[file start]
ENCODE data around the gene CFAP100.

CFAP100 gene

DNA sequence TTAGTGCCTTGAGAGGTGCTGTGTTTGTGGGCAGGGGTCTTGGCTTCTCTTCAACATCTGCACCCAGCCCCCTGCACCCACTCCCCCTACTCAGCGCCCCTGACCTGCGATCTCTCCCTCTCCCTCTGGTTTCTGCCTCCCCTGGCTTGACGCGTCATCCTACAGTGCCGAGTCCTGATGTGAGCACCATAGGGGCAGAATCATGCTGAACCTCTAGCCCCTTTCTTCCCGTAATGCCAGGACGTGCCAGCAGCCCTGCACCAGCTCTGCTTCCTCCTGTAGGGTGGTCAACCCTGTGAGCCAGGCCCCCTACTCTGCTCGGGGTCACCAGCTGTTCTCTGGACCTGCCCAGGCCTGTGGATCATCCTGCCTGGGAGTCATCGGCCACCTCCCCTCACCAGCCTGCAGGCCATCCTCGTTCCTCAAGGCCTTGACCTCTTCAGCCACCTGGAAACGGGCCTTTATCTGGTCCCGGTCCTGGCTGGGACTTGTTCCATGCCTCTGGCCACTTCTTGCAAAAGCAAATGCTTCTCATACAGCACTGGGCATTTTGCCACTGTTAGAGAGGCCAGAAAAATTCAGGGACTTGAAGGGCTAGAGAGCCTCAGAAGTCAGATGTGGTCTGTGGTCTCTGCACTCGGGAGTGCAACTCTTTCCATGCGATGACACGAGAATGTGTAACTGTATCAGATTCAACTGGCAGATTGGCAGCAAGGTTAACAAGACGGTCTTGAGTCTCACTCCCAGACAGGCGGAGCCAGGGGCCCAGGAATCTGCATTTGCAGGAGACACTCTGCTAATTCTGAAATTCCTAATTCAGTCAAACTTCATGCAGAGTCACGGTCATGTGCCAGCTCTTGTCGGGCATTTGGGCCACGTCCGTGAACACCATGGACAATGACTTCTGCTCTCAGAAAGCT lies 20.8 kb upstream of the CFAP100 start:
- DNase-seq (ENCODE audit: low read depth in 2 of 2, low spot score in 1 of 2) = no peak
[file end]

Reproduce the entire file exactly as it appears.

ENCODE data around the gene CFAP100.

CFAP100 gene

DNA sequence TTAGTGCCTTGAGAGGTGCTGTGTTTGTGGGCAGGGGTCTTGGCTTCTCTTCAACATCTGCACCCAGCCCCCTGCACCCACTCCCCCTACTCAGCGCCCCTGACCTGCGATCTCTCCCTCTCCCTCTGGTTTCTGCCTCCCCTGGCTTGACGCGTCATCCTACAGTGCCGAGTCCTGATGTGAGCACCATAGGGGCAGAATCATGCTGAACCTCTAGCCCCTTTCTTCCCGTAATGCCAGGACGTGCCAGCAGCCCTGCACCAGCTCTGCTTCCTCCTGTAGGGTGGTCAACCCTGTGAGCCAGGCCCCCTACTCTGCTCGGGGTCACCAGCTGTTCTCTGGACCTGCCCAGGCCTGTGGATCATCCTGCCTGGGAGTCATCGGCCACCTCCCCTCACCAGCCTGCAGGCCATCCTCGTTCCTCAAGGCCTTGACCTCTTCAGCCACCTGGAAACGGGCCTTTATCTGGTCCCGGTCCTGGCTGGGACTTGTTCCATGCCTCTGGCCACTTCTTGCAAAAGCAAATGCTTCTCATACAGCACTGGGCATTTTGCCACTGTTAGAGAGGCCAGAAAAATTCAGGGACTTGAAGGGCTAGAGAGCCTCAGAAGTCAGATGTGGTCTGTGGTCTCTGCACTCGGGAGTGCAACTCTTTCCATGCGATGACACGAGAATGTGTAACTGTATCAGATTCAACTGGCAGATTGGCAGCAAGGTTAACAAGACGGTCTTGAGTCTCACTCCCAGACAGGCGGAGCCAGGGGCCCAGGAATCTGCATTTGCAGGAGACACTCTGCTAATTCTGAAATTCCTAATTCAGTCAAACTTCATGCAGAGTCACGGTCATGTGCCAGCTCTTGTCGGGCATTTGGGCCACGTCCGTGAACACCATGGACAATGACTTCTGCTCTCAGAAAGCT lies 20.8 kb upstream of the CFAP100 start:
- DNase-seq (ENCODE audit: low read depth in 2 of 2, low spot score in 1 of 2) = no peak